Charcoal biscuit

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Charcoal dog biscuit (Winalot Shapes).

A charcoal biscuit is a biscuit based on a powdered willow charcoal or activated carbon[1] mixed with ordinary flour, and made into dough with butter, sugar and eggs.[2]

History[edit]

Charcoal biscuits were first made in England in the early 19th century as an antidote to flatulence and stomach trouble.[3] The Retrospect of Practical Medicine and Surgery, a medical text published in 1856, recommends charcoal biscuits for gastric problems, saying each biscuit contained ten grains (648 mg) of charcoal.[4] Vegetable Charcoal: Its Medicinal and Economic Properties with Practical Remarks on Its Use in Chronic Affections of the Stomach and Bowels, published in 1857, recommends charcoal biscuits as an excellent method of administering charcoal to children.[5]

Contemporary forms[edit]

In modern times charcoal biscuits are made in the form of crackers to accompany cheeses. The biscuits have a slight hint of charcoal taste that is described by some as pleasing.[6][7] The biscuits have also been marketed as a pet care product to control flatulence in pets, and as aids to digestion or stomach problems in humans.[1]

Cultural references[edit]

In Brideshead Revisited, Evelyn Waugh writes of Charles Ryder consuming charcoal biscuits and iced coffee while cramming for exams at Oxford. Ludwig Wittgenstein is said to have eaten very little else while staying in Ireland.[8]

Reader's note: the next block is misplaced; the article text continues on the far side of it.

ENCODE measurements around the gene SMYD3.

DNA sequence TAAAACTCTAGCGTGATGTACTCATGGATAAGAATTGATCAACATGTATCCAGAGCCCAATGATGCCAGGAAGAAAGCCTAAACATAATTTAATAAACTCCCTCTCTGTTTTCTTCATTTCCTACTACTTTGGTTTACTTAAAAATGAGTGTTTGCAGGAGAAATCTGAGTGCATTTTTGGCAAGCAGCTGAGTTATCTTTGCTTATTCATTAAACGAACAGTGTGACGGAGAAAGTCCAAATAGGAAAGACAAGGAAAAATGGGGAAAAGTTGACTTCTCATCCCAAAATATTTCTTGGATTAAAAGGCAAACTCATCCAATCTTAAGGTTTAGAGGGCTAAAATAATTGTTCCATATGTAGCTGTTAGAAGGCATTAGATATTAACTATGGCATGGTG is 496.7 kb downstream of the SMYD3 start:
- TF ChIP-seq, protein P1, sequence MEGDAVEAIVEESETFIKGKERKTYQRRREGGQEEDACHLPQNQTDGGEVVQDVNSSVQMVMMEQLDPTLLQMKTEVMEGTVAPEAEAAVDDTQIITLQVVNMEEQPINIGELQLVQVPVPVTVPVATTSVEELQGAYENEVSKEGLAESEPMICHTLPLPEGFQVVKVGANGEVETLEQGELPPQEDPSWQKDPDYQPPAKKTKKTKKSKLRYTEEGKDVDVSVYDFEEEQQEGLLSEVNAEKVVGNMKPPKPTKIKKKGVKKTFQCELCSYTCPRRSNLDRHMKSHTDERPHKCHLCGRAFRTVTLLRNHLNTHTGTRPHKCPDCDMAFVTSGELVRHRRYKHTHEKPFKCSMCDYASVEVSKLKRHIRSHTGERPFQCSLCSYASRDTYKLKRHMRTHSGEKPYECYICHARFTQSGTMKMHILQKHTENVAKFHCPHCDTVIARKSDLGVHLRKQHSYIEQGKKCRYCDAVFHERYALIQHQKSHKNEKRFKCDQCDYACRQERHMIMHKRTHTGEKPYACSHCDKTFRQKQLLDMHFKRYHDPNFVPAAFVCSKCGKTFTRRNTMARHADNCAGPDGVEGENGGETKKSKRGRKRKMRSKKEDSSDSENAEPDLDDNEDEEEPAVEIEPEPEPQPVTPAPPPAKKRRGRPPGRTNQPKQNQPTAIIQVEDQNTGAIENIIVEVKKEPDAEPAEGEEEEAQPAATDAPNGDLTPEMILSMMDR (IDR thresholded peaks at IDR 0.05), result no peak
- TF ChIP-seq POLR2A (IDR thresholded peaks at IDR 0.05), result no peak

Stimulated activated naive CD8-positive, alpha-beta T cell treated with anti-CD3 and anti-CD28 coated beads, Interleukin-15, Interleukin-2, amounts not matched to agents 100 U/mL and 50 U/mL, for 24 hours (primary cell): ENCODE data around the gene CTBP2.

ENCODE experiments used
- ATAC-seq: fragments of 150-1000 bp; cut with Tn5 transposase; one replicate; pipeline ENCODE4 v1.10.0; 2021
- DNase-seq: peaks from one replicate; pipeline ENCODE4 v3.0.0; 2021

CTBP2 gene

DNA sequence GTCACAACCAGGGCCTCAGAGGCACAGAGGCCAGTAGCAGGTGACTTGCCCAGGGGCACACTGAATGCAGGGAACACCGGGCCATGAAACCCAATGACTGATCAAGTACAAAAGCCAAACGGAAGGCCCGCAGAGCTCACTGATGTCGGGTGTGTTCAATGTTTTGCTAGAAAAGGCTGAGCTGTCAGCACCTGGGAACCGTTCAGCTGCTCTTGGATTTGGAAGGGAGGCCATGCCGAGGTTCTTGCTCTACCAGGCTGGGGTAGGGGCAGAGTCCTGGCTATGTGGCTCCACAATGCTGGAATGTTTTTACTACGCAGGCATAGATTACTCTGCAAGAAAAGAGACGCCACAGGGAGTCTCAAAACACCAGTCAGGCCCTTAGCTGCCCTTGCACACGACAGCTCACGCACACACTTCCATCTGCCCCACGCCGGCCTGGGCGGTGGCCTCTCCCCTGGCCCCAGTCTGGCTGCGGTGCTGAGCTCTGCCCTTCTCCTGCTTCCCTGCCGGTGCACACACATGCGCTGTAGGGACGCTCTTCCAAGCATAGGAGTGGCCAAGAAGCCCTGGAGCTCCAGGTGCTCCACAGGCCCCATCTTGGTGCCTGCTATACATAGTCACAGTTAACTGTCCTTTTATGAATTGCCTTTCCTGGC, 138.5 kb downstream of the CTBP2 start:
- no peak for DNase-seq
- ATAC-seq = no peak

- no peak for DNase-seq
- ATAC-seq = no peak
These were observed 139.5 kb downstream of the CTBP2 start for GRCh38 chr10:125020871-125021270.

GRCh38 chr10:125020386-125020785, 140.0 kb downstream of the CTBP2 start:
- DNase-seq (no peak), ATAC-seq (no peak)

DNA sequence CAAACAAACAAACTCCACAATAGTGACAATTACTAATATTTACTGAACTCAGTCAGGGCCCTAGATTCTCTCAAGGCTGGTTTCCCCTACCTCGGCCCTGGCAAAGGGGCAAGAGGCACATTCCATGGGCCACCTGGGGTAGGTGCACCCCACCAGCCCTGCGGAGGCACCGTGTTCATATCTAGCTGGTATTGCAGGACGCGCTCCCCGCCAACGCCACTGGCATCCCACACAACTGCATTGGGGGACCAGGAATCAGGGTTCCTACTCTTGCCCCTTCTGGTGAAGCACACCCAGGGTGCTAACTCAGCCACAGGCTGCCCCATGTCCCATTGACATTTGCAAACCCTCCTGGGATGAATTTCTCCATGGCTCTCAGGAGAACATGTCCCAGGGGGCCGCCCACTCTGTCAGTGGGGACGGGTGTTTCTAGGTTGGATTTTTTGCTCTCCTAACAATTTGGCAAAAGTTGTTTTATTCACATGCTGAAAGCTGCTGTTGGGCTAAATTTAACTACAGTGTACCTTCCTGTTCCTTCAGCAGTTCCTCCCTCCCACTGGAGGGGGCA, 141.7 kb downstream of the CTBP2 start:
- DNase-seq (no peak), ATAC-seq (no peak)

Several of Terry Pratchett's Discworld books mention charcoal biscuits. In Hogfather they are a restorative for the God of Indigestion. In Reaper Man, they are implicated in the explosive death of Mustrum Ridcully's uncle. In Men At Arms, they are a treat for a small dragon, and in Guards! Guards! another small dragon in danger of being flamed by a much larger dragon looks "as though he might be turned into a small flying charcoal biscuit".

In August 2012, charcoal biscuits were featured in the dessert round of an episode of the Chopped: Grillmasters tournament on Food Network.

See also[edit]

Notes[edit]

  1. ^ a b Disley, John (2006). CharcoalRemedies.com. Remnant Publications. ISBN 978-0-9738464-0-9.
  2. ^ Davidson, Alan (1999). The Oxford Companion to Food. Oxford University Press. p. 76. ISBN 0-19-211579-0.
  3. ^ Rolland, Jacques L. (2006). The Food Encyclopedia: Over 8,000 Ingredients, Tools, Techniques and People. Robert Rose. p. 148. ISBN 0-7788-0150-0.
  4. ^ Braithwaite, James (1856). The Retrospect of Practical Medicine and Surgery. W. A. Townsend Publishing Co. p. 292.
  5. ^ Bird, James (1857). Vegetable Charcoal: Its Medicinal and Economic Properties with Practical Remarks on Its Use in Chronic Affections of the Stomach and Bowels. J. Churchill. p. 65.
  6. ^ Frenette, Brad (2008-04-16). "Impulse Buy: Miller's Damsel Charcoal Crackers". The National Post.[permanent dead link]
  7. ^ Norton, James (2008-06-30). "Supertasters: Steppin' up your cheese game". CHOW.
  8. ^ Ray Monk, Ludwig Wittgenstein: The Duty of Genius, New York, Penguin, 1990, p. 522.